(https://developers.google.com/google-apps/sso/saml_reference_implementation)

In this blog I am showing you how SAML Based SSO works.

The following process explains how a user logs into a hosted Google application through a partner-operated, SAML-based SSO service.

Figure shown below, illustrates the process by which a user logs in to a Google Apps application, such as Gmail, through a SAML-based SSO service. The numbered list that follows the image explains each step in more detail.

Note: Before this process takes place, the partner must provide Google with the URL for its SSO service as well as the public key that Google should use to verify SAML responses.

Figure: Logging in to Google Apps using SAML

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This image illustrates the following steps.

    1. First User attempts to reach his application from browser.
    2. Google generates a SAML authentication request. The SAML request is encoded and embedded into the URL for the partner’s Single Sign On (SSO) service. The RelayState parameter containing the encoded URL of the Google application that the user is trying to reach is also embedded in the SSO URL. This RelayState parameter is meant to be an opaque identifier that is passed back without any modification or inspection.
    3. Google sends a redirect to the user’s browser. The redirect URL includes the encoded SAML authentication request that should be submitted to the partner’s SSO service.
    4. The partner decodes the SAML request and extracts the URL for both Google’s ACS (Assertion Consumer Service) and the user’s destination URL (RelayState parameter). The partner then authenticates the user. Partners could authenticate users by either asking for valid login credentials or by checking for valid session cookies.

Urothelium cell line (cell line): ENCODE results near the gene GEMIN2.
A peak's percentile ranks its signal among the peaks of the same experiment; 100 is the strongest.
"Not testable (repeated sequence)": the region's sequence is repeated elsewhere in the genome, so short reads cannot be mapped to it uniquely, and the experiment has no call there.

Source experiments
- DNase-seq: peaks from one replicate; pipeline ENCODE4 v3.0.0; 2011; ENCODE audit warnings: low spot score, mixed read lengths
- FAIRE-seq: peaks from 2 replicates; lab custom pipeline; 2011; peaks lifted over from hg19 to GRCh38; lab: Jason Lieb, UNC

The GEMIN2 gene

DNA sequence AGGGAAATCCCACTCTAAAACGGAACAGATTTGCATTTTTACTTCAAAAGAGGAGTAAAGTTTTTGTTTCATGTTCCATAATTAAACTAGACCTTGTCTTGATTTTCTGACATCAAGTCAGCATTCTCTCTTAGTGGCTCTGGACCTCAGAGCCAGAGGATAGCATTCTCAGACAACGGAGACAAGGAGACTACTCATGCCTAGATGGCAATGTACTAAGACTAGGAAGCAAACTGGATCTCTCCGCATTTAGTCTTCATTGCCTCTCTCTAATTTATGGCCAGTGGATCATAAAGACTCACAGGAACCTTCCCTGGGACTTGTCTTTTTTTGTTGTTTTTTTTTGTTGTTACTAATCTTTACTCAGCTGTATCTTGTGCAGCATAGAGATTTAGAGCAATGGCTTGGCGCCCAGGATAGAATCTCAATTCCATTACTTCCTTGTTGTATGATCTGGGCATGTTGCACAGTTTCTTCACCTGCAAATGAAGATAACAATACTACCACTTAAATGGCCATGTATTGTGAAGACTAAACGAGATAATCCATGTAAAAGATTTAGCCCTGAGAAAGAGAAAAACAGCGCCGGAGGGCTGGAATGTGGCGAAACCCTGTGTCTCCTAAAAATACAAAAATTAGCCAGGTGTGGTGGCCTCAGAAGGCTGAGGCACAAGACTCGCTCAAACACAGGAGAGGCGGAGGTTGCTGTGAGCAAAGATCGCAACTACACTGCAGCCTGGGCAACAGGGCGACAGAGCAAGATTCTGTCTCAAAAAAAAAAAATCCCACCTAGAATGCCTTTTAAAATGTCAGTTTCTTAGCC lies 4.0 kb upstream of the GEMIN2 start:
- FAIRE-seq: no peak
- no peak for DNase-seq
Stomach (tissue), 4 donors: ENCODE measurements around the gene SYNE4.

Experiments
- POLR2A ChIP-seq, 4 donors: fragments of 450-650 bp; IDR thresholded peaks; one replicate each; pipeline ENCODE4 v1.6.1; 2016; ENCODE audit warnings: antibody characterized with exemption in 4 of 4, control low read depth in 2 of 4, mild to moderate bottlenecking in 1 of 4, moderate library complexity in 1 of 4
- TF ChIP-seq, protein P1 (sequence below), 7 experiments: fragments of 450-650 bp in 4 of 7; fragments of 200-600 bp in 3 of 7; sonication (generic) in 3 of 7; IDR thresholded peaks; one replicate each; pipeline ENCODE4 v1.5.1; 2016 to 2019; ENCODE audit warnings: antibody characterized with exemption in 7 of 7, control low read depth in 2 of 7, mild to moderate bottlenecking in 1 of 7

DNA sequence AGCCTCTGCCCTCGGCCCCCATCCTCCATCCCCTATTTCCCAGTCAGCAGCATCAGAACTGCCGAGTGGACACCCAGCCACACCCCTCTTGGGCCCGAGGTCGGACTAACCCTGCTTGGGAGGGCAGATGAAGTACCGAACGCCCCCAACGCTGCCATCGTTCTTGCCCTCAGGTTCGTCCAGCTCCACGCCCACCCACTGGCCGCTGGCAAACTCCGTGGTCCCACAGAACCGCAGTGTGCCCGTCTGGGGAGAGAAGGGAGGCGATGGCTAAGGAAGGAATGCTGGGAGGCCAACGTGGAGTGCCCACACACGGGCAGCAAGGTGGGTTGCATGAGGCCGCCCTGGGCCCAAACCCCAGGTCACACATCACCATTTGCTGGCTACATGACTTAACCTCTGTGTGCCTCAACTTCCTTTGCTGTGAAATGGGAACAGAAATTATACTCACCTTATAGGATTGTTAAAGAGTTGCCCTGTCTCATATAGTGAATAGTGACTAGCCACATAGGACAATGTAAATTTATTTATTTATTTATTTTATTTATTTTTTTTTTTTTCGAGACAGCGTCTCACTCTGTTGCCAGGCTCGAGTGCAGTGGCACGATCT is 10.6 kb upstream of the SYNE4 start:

5. The partner generates a SAML response that contains the authenticated user’s username. In accordance with the SAML 2.0 specification, this response is digitally signed with the partner’s public and private DSA/RSA keys.
    6. The partner encodes the SAML response and the RelayState parameter and returns that information to the user’s browser. The partner provides a mechanism so that the browser can forward that information to Google’s ACS. For example, the partner could embed the SAML response and destination URL in a form and provide a button that the user can click to submit the form to Google. The partner could also include JavaScript on the page that automatically submits the form to Google.
    7. Google’s ACS verifies the SAML response using the partner’s public key. If the response is successfully verified, ACS redirects the user to the destination URL.
    8. The user has been redirected to the destination URL and is logged in to Google Apps.

So yes, that’s  pretty much it. Please try it for yourself  and feel free to ping me, I would love to help you out on this.